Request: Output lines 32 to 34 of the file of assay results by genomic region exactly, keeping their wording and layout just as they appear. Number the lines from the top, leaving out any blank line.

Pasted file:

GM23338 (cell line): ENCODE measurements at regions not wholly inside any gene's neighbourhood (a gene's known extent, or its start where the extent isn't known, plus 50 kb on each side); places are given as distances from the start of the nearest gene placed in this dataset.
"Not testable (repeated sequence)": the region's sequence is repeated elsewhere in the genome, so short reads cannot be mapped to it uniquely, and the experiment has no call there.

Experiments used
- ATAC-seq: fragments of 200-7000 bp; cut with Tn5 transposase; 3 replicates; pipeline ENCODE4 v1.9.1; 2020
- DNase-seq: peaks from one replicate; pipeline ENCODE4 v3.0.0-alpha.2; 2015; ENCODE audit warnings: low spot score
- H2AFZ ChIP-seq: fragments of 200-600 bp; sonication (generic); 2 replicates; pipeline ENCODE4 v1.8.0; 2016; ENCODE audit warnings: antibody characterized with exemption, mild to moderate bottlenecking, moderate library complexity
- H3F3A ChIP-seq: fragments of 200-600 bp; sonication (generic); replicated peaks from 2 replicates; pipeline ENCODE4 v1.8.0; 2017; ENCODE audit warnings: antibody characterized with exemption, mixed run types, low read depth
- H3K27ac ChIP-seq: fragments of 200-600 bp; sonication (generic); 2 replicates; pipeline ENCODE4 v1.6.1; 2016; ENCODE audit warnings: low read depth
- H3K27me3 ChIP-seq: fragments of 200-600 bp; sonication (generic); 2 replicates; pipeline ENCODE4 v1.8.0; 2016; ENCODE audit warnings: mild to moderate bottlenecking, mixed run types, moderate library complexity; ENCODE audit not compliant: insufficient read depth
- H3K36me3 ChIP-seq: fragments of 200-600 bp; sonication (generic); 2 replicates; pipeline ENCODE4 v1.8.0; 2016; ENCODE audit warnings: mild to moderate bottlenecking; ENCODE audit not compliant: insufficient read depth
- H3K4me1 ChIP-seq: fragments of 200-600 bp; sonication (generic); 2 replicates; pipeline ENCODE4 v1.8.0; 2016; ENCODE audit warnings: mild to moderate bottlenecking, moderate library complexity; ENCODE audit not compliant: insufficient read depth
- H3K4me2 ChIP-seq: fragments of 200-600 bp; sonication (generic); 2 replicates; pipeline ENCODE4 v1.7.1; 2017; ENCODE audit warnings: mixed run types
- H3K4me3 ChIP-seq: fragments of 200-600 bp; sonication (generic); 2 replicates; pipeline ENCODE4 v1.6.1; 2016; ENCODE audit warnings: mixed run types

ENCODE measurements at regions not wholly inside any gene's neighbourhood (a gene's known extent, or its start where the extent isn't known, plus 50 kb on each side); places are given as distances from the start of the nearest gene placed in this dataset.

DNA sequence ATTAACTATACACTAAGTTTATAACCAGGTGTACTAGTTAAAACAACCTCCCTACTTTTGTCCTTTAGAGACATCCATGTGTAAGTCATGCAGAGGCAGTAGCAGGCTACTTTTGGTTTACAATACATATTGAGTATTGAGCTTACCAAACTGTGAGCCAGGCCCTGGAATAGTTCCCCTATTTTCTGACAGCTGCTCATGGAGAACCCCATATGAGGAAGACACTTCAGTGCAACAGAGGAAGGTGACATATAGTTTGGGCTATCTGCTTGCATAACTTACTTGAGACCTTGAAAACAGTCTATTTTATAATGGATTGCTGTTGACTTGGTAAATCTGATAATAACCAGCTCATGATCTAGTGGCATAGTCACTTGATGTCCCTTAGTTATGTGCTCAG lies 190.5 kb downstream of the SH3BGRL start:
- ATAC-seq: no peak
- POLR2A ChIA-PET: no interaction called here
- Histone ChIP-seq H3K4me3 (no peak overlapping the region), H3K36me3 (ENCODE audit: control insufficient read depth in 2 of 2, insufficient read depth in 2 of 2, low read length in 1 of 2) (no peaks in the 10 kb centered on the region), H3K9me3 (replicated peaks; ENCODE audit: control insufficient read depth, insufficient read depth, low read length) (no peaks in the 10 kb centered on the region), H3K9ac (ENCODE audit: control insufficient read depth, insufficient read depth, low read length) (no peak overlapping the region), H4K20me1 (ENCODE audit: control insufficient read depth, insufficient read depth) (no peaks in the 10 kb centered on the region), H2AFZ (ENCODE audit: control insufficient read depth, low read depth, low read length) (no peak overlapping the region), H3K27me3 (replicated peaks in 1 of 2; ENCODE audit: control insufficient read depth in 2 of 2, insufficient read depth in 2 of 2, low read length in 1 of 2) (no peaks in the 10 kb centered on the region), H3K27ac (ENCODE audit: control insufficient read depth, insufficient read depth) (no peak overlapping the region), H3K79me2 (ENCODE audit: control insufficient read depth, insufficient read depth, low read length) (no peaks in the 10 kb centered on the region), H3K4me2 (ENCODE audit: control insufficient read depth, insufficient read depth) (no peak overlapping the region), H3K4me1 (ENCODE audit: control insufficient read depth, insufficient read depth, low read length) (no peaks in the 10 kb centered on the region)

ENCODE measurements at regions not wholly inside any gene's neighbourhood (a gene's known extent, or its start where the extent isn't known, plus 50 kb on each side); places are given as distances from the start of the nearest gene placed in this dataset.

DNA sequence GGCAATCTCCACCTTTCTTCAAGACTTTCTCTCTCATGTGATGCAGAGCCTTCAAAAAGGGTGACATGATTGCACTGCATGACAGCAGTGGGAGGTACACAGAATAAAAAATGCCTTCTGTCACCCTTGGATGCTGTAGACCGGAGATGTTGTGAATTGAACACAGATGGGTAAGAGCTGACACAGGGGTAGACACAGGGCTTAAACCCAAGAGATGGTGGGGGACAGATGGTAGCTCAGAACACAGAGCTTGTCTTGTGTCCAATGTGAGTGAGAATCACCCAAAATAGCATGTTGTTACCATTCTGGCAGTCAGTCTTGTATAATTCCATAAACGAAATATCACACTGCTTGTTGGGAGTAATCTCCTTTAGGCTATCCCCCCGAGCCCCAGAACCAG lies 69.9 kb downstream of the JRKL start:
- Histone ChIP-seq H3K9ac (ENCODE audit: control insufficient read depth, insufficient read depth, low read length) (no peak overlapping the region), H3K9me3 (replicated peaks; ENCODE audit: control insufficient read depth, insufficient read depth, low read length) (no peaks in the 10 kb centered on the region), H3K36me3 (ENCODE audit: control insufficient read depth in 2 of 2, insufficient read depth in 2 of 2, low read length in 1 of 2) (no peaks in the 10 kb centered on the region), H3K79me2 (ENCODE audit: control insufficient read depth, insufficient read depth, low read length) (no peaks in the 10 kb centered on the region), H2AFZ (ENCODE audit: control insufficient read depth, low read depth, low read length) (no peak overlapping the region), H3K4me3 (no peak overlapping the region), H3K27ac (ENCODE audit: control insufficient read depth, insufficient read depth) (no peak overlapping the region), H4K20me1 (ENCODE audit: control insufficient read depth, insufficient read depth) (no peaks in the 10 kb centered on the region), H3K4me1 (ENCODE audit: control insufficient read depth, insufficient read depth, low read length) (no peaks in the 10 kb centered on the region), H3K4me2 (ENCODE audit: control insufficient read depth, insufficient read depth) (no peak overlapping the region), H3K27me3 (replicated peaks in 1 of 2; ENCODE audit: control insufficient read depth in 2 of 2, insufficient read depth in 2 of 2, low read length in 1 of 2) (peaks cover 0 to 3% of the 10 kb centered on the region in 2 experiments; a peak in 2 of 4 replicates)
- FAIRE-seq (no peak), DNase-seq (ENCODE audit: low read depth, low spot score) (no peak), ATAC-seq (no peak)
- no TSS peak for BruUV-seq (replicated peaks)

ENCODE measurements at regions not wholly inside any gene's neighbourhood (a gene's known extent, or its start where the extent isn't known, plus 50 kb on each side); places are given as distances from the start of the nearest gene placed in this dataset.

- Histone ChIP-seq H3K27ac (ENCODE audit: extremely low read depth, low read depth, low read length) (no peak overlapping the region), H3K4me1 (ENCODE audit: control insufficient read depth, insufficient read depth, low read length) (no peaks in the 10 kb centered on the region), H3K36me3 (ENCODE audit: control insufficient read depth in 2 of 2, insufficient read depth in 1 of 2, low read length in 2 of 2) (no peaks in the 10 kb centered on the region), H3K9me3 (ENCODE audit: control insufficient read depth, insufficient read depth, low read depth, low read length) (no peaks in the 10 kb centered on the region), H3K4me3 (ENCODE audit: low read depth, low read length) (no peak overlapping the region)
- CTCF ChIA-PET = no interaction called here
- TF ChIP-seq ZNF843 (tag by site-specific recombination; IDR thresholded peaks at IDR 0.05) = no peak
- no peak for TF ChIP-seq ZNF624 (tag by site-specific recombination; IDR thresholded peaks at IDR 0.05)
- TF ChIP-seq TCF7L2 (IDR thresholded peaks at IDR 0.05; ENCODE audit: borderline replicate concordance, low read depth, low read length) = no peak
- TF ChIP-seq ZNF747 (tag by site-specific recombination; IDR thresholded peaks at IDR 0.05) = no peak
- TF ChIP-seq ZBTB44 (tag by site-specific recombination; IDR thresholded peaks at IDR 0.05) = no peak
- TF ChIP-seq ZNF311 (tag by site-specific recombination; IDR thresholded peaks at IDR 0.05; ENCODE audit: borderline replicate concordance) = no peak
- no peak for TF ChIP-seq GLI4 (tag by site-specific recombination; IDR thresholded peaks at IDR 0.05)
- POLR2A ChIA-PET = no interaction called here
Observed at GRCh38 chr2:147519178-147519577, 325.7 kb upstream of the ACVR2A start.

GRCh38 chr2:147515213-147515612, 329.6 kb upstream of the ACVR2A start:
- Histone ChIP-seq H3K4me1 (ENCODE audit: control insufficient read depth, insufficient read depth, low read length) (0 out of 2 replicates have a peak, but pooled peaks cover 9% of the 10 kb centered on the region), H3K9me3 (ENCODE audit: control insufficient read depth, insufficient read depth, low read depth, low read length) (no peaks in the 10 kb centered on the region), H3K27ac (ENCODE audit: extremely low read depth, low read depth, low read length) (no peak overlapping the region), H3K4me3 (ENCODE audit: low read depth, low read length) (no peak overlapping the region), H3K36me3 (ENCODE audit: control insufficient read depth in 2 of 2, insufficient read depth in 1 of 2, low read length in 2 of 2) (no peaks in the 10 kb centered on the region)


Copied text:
- TF ChIP-seq ZNF311 (tag by site-specific recombination; IDR thresholded peaks at IDR 0.05; ENCODE audit: borderline replicate concordance) = no peak
- no peak for TF ChIP-seq GLI4 (tag by site-specific recombination; IDR thresholded peaks at IDR 0.05)
- POLR2A ChIA-PET = no interaction called here